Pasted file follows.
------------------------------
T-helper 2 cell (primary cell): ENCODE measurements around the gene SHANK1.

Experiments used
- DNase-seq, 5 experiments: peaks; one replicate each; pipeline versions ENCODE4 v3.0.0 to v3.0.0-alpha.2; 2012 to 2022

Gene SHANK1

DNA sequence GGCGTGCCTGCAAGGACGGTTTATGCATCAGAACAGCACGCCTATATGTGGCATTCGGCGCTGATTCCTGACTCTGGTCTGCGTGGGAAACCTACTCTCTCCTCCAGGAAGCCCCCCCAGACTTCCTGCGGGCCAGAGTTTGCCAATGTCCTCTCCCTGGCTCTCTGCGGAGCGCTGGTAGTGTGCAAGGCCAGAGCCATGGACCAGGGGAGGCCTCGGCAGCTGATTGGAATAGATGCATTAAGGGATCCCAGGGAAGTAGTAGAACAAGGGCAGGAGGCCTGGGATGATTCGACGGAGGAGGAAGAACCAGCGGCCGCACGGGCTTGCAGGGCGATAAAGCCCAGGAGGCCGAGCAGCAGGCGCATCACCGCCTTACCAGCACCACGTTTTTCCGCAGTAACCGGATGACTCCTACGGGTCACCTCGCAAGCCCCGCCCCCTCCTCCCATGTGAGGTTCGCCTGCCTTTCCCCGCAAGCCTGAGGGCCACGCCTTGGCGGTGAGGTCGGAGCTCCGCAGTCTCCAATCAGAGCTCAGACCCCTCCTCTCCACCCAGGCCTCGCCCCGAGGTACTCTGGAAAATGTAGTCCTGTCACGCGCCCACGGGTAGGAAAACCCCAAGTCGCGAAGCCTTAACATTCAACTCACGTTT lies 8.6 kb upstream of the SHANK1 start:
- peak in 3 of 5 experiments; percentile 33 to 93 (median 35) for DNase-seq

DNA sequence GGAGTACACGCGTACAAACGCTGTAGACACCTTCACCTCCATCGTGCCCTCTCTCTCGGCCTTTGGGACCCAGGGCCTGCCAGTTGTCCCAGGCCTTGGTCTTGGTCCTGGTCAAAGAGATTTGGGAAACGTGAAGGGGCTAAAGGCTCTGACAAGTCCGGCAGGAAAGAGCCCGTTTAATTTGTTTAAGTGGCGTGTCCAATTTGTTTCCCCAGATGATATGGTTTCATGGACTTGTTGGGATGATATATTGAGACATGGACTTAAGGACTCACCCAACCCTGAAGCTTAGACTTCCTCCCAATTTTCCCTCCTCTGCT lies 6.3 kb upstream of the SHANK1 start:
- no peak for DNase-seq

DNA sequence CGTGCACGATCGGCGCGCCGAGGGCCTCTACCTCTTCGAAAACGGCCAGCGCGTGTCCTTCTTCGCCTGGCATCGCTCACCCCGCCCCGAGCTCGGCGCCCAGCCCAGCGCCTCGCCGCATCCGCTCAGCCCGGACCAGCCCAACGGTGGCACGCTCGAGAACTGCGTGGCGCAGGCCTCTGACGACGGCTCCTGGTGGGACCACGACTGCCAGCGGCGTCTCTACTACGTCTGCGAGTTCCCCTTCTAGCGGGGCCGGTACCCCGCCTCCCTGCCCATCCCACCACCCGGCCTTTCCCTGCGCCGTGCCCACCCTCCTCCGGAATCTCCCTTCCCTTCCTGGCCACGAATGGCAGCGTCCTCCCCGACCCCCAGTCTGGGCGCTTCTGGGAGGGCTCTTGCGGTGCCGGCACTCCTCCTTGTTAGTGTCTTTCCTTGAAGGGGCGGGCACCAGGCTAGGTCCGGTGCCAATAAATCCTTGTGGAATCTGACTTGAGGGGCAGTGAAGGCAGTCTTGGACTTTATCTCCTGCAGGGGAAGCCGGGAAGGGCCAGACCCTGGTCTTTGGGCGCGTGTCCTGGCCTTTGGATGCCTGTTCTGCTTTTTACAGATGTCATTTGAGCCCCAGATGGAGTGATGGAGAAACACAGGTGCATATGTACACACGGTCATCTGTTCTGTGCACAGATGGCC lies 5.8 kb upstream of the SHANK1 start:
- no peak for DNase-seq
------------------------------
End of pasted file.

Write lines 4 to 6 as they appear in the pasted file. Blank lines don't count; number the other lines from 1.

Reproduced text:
Gene SHANK1

DNA sequence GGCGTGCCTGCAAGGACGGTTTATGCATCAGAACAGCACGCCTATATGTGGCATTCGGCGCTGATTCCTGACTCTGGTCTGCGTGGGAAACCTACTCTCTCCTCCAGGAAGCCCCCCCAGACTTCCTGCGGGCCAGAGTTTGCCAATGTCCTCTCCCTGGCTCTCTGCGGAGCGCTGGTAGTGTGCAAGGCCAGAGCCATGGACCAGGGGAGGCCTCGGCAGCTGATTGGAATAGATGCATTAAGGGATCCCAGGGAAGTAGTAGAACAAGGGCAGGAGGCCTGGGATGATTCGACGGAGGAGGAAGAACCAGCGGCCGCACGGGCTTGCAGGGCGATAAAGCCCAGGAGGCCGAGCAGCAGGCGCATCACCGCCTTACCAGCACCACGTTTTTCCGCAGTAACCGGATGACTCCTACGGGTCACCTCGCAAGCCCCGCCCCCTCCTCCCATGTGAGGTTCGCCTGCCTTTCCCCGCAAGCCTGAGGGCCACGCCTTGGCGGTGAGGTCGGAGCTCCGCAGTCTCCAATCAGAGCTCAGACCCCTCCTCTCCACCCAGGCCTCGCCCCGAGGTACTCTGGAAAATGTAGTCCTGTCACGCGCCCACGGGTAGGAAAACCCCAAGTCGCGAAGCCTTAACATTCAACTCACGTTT lies 8.6 kb upstream of the SHANK1 start:
- peak in 3 of 5 experiments; percentile 33 to 93 (median 35) for DNase-seq